The camp, which is a local branch of a Federal Aviation Administration program, is handled jointly between the University of North Texas and Tarrant County College, with additional support from U.S. Aviation Academy.

Campers, like staff members, ran the gamut from aspiring commercial pilots, to hobbyists, to those who wanted to work in the industry but didn’t necessarily want to be pilots.

Mark Loud, camp co-director and aviation maintenance instructor at TCC, said the campers’ first flight is a polarizing, transformative experience.

“If they didn’t want to be a pilot already, they do now,” he said as the first pairs of students flew above Alliance Airport on Thursday. “Or they don’t want anything to do with it.”

Loud’s career and lifestyle illustrate one of the many options ACE Camp tries to bring to students. While he isn’t a flight instructor, and he isn’t a commercial pilot, he flies his personal small aircraft to work every day.

In addition to cutting down on his morning commute, his skill set makes it easier to visit family on the Gulf Coast or take day trips with his wife across the region.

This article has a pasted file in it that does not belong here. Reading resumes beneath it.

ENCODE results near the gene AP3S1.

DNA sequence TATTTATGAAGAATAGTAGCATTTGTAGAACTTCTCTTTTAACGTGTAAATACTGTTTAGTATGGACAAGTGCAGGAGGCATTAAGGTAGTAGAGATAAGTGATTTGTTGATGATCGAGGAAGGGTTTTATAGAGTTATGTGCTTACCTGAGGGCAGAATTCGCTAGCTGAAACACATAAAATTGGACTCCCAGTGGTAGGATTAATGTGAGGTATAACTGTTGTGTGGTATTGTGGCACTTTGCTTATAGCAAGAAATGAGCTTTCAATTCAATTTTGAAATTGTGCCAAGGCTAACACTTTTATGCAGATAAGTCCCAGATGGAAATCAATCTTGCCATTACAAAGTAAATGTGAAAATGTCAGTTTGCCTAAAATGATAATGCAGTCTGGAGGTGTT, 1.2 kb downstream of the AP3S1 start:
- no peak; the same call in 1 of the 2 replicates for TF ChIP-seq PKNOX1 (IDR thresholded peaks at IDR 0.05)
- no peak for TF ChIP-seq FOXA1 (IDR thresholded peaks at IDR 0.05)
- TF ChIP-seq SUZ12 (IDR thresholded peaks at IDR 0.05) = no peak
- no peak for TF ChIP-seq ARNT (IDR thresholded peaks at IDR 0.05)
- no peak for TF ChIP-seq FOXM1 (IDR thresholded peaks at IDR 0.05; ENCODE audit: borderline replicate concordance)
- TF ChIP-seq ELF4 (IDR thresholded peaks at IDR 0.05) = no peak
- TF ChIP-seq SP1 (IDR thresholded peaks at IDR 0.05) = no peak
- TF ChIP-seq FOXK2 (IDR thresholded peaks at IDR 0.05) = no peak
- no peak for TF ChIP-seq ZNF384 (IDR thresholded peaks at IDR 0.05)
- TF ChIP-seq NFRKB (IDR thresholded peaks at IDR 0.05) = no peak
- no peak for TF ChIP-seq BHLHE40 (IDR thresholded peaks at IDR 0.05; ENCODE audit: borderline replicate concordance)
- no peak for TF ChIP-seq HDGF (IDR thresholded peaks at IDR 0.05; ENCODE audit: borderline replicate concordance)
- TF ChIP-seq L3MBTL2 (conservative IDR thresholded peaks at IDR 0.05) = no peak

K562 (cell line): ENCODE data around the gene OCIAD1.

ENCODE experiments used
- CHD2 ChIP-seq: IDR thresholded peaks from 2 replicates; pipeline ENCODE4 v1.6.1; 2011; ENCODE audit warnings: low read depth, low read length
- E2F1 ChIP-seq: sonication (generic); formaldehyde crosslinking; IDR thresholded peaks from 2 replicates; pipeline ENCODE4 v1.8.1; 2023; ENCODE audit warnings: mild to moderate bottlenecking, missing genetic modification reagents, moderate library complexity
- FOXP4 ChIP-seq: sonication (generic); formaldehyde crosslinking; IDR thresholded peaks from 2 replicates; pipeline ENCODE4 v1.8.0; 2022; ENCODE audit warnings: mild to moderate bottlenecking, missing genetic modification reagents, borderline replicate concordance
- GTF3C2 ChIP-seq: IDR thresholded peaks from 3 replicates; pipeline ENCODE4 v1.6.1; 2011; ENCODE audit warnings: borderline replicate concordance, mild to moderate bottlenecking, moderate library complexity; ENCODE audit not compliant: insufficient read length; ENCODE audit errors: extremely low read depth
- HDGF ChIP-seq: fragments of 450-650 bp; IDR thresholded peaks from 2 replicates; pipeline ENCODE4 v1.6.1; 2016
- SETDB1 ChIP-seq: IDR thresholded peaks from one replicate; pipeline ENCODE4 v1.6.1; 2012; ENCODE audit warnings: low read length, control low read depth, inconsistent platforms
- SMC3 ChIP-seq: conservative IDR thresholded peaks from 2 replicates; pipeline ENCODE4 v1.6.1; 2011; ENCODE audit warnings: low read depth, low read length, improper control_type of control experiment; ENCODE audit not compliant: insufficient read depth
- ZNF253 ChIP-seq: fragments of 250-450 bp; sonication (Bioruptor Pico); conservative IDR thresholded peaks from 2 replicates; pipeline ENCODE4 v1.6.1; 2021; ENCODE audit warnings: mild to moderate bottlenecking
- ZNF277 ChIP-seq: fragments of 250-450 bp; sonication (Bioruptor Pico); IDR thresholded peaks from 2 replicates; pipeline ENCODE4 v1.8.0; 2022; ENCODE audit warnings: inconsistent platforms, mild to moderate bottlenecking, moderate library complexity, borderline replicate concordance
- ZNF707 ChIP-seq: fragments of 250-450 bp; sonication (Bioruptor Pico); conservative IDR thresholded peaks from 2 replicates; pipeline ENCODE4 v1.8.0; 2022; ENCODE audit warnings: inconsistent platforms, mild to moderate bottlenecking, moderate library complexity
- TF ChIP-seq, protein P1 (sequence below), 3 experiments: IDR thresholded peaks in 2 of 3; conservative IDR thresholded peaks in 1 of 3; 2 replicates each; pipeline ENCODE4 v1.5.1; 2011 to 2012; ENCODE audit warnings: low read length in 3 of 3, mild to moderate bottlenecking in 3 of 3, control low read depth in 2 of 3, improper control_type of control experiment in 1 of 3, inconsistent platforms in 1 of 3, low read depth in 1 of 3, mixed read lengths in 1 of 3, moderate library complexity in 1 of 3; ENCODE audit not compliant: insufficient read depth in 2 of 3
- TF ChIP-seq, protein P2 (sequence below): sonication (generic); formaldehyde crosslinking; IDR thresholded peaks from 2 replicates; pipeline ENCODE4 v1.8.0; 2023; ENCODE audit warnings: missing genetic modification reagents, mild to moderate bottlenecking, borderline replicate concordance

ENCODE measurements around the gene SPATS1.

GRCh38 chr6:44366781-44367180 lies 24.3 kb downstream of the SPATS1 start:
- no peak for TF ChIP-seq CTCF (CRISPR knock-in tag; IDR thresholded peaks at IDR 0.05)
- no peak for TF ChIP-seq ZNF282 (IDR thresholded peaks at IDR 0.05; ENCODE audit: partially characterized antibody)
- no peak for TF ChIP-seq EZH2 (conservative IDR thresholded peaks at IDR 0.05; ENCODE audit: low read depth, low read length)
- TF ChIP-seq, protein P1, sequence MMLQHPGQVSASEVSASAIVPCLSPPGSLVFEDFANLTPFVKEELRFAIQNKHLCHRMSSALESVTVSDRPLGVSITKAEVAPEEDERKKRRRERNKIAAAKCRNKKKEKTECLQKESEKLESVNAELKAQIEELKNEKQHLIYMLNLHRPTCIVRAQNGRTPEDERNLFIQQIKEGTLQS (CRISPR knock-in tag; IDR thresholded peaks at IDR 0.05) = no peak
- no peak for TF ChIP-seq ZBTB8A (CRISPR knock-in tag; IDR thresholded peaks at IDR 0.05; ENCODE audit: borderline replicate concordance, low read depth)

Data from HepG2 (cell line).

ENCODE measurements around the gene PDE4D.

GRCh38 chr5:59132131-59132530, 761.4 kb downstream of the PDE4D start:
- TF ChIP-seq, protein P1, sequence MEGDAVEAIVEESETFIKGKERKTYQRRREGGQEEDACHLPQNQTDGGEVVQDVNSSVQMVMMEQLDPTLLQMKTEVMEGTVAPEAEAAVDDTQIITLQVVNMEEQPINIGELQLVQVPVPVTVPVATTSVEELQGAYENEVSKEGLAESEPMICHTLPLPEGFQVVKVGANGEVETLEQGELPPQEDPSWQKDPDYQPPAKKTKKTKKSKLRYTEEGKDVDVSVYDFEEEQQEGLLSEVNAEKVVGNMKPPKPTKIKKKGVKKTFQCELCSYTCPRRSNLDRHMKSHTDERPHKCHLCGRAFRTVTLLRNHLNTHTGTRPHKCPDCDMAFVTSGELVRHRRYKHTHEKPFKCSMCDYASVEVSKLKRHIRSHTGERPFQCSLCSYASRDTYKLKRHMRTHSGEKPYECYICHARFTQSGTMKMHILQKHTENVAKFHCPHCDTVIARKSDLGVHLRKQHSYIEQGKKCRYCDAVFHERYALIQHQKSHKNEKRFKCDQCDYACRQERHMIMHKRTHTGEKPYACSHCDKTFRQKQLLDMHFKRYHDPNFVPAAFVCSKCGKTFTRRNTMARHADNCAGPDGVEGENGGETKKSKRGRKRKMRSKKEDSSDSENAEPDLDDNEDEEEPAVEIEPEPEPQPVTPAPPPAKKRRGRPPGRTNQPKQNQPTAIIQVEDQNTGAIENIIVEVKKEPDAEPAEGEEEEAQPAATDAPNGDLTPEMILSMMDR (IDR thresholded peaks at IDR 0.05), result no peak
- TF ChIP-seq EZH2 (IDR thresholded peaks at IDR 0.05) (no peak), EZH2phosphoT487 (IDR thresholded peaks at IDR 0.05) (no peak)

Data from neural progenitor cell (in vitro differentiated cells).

Along with Steve Joiner, he’s been helping to lead the local ACE Camp for the past five years, during which time the yearly camp has grown from a handful of campers to nearly three dozen actively involved and many more on a wait list.

READ MORE...

 

THE MORE YOU KNOW

UNT Accounting Research Conference highlights diverse research

The Department of Accounting hosted its first UNT Accounting Research Conference, coordinated by Dr. Jesse Robertson, earlier this year.

More than twenty academic papers, ten of which were included for presentation at the conference, were submitted. These papers involved a mix of archival and behavioral methodologies and diverse topics such as corporate governance, auditing and professional services, and financial reporting.

In addition to presenters from institutions such as the University of Wisconsin, Louisiana State University, Oklahoma University, and the University of Texas at Dallas, the conference also featured a panel session on ethics and corporate social responsibility in the energy industry.

The department was also honored to host the conference's keynote speaker, Dr. Christine Botosan, Financial Accounting Standards Board (FASB) board member and past president of the American Accounting Association. Botosan provided remarks on the conceptual framework for financial reporting.

A second research conference is set to take place in 2021 to continue to advance the department's research reputation and promote an exchange of ideas among academics from across the country. 

Alumni Association mobile app in development

The UNT Alumni Association is developing a mobile application to help alumni keep the university at their fingertips. The UNT Alumni app will be a user-friendly and personalized guide to staying connected to all things UNT.